So, it’s appropriate that the future of Australia’s space industry lies on Aboriginal land.
And it’s doubly appropriate that a dynamic woman who spent several happy years living and working in Nhulunbuy should be heading one of the most exciting ventures in the country.
Carley Scott is chief executive officer of Equatorial Launch Australia, the company building a launch site on the Gove Peninsula.
Not surprisingly, she is listed on the AFR’s 100 Most Influential Women list and is an in-demand public speaker.
She was awarded the OAM this year.
Carley works alongside company chairman and founder Scott Wallis, the veteran pilot who, after signing a 40-year agreement with Gumatj people for the 60-hectare launch site, said: “To say we’re excited is like saying that Neil Armstrong just went for a stroll.”
NASA has signed a world-first agreement to launch rockets and payloads from the Arnhem Space Centre, which will also be used by private companies, research organisations and government agencies, such as the weather bureau.
The American space agency’s involvement lends the venture tremendous credibility and is expected to help attract customers from throughout the world, particularly the Asia-Pacific region.
Orbital and suborbital rockets – up to 20 metres tall and carrying payloads up to 400 kilograms of everything from weather equipment to technology to measure the atmosphere of stars – could soon be an every-week attraction in Arnhem Land.
The Territory already has a ground station at the Indigenous-owned and operated Centre for Appropriate Technology in Alice Springs and a balloon launching base nearby.
It all means that the NT has an opportunity to be at the forefront of a global space industry expected to be worth $1.5 trillion by 2030.
No wonder Chief Minister Michael Gunner says: “We are in the space race – and we are in it to win it.”
Carley is also hugely excited about the Arnhem Land project.
“The opportunities for the Territory and Australia are tremendous,” she says.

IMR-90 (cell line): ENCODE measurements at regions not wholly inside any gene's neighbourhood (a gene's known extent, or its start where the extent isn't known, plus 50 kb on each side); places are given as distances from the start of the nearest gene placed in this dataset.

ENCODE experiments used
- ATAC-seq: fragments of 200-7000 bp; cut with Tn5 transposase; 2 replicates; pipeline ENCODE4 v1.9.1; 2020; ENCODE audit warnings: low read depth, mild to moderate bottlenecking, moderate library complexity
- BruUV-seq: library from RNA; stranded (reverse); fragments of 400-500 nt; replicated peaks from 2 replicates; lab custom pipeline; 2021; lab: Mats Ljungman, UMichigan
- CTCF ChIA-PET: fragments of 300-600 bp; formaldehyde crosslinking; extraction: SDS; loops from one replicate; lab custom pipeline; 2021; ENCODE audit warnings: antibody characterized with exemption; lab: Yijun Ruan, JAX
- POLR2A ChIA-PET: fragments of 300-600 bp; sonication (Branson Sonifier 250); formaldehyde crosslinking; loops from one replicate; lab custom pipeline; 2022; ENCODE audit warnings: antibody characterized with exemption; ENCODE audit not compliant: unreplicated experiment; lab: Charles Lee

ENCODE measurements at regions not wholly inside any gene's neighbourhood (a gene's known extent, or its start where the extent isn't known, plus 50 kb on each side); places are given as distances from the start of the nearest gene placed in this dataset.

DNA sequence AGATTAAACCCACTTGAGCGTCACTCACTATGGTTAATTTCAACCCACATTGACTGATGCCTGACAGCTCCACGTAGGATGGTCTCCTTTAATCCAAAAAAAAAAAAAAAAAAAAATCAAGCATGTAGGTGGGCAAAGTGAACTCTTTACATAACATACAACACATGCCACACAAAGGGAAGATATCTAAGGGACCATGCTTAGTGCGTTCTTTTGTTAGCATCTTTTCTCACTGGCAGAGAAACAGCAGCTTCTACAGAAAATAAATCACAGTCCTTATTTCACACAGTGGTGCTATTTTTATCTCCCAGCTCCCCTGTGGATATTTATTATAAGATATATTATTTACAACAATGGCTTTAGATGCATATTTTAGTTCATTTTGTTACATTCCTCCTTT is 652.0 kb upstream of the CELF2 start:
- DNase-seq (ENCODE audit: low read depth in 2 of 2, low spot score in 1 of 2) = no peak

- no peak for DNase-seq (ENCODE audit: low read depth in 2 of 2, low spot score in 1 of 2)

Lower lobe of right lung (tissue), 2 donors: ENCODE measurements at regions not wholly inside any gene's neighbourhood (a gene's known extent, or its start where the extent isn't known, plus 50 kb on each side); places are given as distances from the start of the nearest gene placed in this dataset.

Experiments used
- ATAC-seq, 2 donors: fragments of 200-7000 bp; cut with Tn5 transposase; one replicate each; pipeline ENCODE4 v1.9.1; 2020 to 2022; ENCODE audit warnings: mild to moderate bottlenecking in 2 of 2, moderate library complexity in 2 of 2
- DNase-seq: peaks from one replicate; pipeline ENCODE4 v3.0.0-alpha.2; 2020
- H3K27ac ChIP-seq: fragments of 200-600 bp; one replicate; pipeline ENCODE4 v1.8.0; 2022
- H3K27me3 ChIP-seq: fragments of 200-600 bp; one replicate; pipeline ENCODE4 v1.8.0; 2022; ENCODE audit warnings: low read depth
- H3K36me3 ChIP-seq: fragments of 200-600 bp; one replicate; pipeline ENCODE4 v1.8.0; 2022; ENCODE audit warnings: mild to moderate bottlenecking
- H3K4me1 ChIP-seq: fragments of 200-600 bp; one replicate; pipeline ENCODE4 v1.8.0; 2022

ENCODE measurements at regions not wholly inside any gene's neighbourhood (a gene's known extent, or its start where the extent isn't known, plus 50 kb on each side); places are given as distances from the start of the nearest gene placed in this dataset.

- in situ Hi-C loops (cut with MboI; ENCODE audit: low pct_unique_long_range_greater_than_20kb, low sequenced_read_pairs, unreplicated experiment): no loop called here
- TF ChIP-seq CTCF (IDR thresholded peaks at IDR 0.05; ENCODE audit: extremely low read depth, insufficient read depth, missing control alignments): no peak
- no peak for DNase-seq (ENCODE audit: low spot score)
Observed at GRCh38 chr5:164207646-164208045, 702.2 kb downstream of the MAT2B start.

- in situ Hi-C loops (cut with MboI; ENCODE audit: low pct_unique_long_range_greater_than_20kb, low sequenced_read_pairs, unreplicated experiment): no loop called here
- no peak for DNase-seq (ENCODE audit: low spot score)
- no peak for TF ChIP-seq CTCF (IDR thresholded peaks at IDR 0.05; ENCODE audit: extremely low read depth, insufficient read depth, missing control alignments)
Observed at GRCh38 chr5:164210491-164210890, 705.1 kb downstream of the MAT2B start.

Carley was the younger of two children born in suburban Melbourne. Her dad Trevor was a migrant school teacher from South Africa and her Australian-born mother Jan worked in a deli.
“It’s a humble background – we lived in a suburb considered one of the more disadvantaged suburbs in Australia – but I had a wonderful childhood. Marvellous parents.”
She went to state schools and graduated despite contracting glandular fever in year 12.
There was no hint early on that she would head one of Australia’s most exciting, innovative companies.
“I had wanted to be a vet but doing work experience in a veterinary surgery put me off that idea – I didn’t like having to help put down animals.
“The space industry was never a part of the family discussion.”
Instead, she took a double degree in business commerce and communications at Monash University, and then worked in a range of business-related jobs, including sitting on a taskforce striving to find ways to recover from the shutdown of Australia’s automotive industry.
Carley took an unusual job in 2015 – inaugural head of Developing East Arnhem Ltd, an independent not-for-profit supported by Rio Tinto and the Territory Government to help Nhulunbuy survive the closure of the bauxite refinery and the loss of 1000 jobs in a township of only 3000.
She held the role for three years and is widely recognised as having played an important role in helping local businesses adapt to life after the refinery closure.
“I love the Territory and enjoyed working in Gove.”
Equatorial Launch Australia has built up a good relationship with the Traditional Owners in Arnhem Land.
But covid has meant Carley has been unable to have face-to-face meetings for a year.
The Gumatj Corporation is a strong supporter of the space industry project.
“The corporation has a great board and I’m keen to get out there again. We also want to increase our connections with the rangers, who are doing a fine job.”
Carley doesn’t have much time for relaxation beyond walks nowadays.
But her passion is archery – she won a national longbow title for the Territory.
“Believe it or not, archery is very relaxing. You forget everything except concentrating on that tiny little dot in the distance. It’s almost like meditation.”